Sam Morris / Las Vegas Sun
Wednesday, May 29, 2013 | 2 a.m.
- Freshman guard Reinhardt will transfer from UNLV
- Rebel gets up-close look at the teams that may select him in June’s NBA Draft
- Rebels basketball adds class of 2015 guard to list of scholarship offers
- UNLV’s Moser says he will transfer to Oregon
- Anthony Bennett needs shoulder surgery; draft stock not expected to slide
- UNLV headlines the field at 2013 Las Vegas Classic
- LDS missionary eager to begin UNLV basketball career
- Proposed Thomas & Mack Center upgrades could cost $60 million
- All UNLV men's basketball coverage
Dave Rice isn’t out right now looking for a player to grab his ball and play for the Rebels this season. Despite the sudden departure of Katin Reinhardt, who ranked second in shots and minutes last season, Rice is content with the group he has now and content to keep that scholarship open for a possible midyear transfer.
That group has a very difficult task in front of it as the bulk of UNLV’s 2012-13 production has walked out the door for one destination or another. Three Rebels — Anthony Marshall, Justin Hawkins and Quintrell Thomas — are out of eligibility while another trio — Anthony Bennett (NBA), Mike Moser (Oregon) and Reinhardt — left for either the pros or another college destination.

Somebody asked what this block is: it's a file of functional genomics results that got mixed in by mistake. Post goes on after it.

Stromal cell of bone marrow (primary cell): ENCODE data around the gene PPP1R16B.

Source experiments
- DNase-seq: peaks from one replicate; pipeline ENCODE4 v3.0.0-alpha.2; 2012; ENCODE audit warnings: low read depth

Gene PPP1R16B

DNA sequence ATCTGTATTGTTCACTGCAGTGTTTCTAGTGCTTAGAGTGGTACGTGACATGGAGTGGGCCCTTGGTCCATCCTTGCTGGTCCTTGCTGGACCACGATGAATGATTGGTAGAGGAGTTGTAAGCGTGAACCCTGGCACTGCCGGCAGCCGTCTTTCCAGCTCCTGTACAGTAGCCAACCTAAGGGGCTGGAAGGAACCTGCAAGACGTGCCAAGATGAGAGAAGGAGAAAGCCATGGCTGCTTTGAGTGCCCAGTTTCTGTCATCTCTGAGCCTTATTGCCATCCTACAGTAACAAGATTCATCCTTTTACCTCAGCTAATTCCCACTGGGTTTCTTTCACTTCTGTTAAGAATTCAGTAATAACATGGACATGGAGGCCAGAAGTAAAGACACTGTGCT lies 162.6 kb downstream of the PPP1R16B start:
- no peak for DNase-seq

What they left behind is an uncertain future for the remaining players, which include a group of six who have never played a minute for UNLV. What are those guys going to have to replace, and who’s most likely to rise to the occasion? There aren’t any definitive answers yet, but there are certainly some clues.
Interpersonal issues aside, you could create a pretty decent team out of the six departing Rebels. There’s one player who could man at least one of the five positions, plus a backup who could fill in for a couple of different spots.